When viewing and considering any of the Harry Potter films, seven so far with an eighth on its way next July, it’s not only difficult to separate from the source material, but also difficult to know whether to view each one as an individual stand alone movie…. or view it as one piece of a much larger story arc. In the films, as in the novels, we have become accustomed over the course of the previous six installments to a very particular pattern… Harry has some misadventure at the Dursley’s, his friends come and get him, they all totter off to Hogwarts and over the course of the school year they deal with some mystery or problem and Scooby and the gang are heroes, yet one step closer to their ultimate fate… now being played out the latest, and penultimate movie, Harry Potter and the Deathly Hallows, Part 1.
The situation has changed though. This is not the same pattern we have grown used to. When the film makers made the decision to split the film into two parts, they also made the decision to alter what we had come to expect. I believe very much for the better. One complaint I may have had with the novel was how it seemed to adhere to the same structure. Even though our intrepid trio were no longer enrolled in Hogwarts, the book took its time in unspooling the tale as if it were still taking place over a school year. In the movie, much of the wandering around for weeks in the forest and tent are mercifully shortened. In splitting the book into two parts I also believe they allowed themselves the ability to let the story breathe a bit more and not feel so rushed.
I can imagine how someone who hadn’t read the books might not enjoy a slower paced fantasy movie with sporadic action interspersed with some mumbling teens and a bunch of exposition about magical goings on…. but I can’t imagine someone who hasn’t seen the previous six movies or hasn’t read the books even going to see this. I would have to say that when contemplating Deathly Hallows, Part 1, I can only do so as not only the seventh part of eight, but also very much part one of two. As much as Harry Potter and the Half Blood Prince the book and movie felt like little more than a set up for the final novel and film, this movie felt even more so.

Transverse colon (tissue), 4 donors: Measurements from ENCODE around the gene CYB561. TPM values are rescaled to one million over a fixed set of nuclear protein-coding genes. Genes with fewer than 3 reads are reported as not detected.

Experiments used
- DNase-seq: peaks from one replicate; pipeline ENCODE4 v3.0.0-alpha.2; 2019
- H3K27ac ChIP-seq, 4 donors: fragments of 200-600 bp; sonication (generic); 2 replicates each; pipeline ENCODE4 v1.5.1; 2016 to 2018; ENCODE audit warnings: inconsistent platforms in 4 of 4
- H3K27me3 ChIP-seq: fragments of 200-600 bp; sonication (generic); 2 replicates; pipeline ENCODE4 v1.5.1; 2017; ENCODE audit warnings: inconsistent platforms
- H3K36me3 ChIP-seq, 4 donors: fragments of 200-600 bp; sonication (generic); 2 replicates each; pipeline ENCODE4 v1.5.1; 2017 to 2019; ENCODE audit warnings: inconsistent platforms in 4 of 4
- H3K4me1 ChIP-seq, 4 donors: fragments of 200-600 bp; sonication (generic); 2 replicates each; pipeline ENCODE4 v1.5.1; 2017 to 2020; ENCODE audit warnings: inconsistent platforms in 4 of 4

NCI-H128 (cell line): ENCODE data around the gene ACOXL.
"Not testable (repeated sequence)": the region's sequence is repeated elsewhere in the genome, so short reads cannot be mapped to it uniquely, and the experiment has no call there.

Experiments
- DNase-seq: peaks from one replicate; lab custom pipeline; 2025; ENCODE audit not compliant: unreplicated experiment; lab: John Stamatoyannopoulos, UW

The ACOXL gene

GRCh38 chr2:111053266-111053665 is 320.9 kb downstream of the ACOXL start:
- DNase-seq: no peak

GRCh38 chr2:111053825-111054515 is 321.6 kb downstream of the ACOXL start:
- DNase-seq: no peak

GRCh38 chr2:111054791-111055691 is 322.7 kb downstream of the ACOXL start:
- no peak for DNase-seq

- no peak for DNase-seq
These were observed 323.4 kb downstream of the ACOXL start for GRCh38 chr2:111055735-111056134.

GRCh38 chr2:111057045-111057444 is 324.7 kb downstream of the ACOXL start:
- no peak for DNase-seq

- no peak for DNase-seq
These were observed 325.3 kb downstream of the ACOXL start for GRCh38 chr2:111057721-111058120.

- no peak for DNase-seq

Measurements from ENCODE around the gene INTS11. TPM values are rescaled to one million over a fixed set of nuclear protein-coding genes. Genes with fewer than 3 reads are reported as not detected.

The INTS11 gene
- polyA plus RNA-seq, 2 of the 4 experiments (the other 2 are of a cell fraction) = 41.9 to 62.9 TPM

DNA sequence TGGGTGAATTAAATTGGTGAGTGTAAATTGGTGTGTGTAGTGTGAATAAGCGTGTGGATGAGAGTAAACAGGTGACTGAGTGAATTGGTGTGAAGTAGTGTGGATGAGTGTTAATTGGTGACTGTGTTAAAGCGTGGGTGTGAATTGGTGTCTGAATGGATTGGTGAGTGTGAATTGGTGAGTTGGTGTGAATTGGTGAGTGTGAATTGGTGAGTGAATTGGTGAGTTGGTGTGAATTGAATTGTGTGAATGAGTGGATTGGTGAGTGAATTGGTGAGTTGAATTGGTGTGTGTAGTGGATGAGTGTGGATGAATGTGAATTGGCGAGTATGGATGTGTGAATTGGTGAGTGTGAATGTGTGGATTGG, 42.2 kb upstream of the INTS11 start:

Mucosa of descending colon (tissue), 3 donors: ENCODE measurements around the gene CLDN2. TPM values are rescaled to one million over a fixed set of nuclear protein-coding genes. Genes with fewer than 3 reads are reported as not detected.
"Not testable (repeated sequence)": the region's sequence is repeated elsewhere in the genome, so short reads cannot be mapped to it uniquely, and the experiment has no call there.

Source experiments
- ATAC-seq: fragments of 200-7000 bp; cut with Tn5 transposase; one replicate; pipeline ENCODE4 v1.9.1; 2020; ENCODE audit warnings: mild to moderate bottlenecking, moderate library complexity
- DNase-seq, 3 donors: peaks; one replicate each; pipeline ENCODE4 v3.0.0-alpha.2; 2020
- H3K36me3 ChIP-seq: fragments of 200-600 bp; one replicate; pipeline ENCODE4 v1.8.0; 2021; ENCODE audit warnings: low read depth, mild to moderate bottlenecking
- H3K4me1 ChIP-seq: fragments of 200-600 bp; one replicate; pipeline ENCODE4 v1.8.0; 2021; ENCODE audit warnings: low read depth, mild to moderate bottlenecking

The cinematography was stunning. Being away from the Hogwarts set allowed for expansive natural scenes and some wonderful sets like the Ministry of Magic. Thanks also to the slower pace, so much of the book is included I can’t imagine even the most hard core of fans feeling like their favorite scene is missing… even though quite a few are and for some reason an awkward dance between Harry and Hermoine to a Nick Cave song is added.
Each of the principal actors; Daniel Radcliffe, Emma Watson and Rupert Grint were precisely what we’ve come to expect after having known them over the course of the last decade or so that we’ve watch them grow. Perfectly adequate performances from the boys and an ever increasing ability from the lovely Emma Watson. Of these three, she is by far the stand out in terms of natural grace and emotional resonance. Pity she is considering not acting in the future. The remainder of the cast appear in very small doses. Some far more effective than others. The Malfoys are as greasy and miserable as ever, if not a bit worse for wear. Mr. He Who Must Not Be Named is as creeptacular as we would like him to be. Bill Nighy shows up for a brief but welcome appearance. And Tim Burton’s girlfriend is back in full wack job mode as Bellatrix.
I feel the film very much captures the spirit of the novel and is very much in keeping with its tonal arc. Having had the same director, David Yates, for the last three and then the final installment has allowed what could have been eight very disjointed films into a very cohesive tale. Would this film work very well on it’s own if you weren’t a fan… probably not. Does it work in all the other way it could… seventh of eight and one of two? Yes, I enjoyed it very much. The two and a half hour run time flew right by for me and ended in a place that left me aching for the final chapter.
Expecto…. to be kicked if you knew what I was going to say next,
Cornelius J. Blahg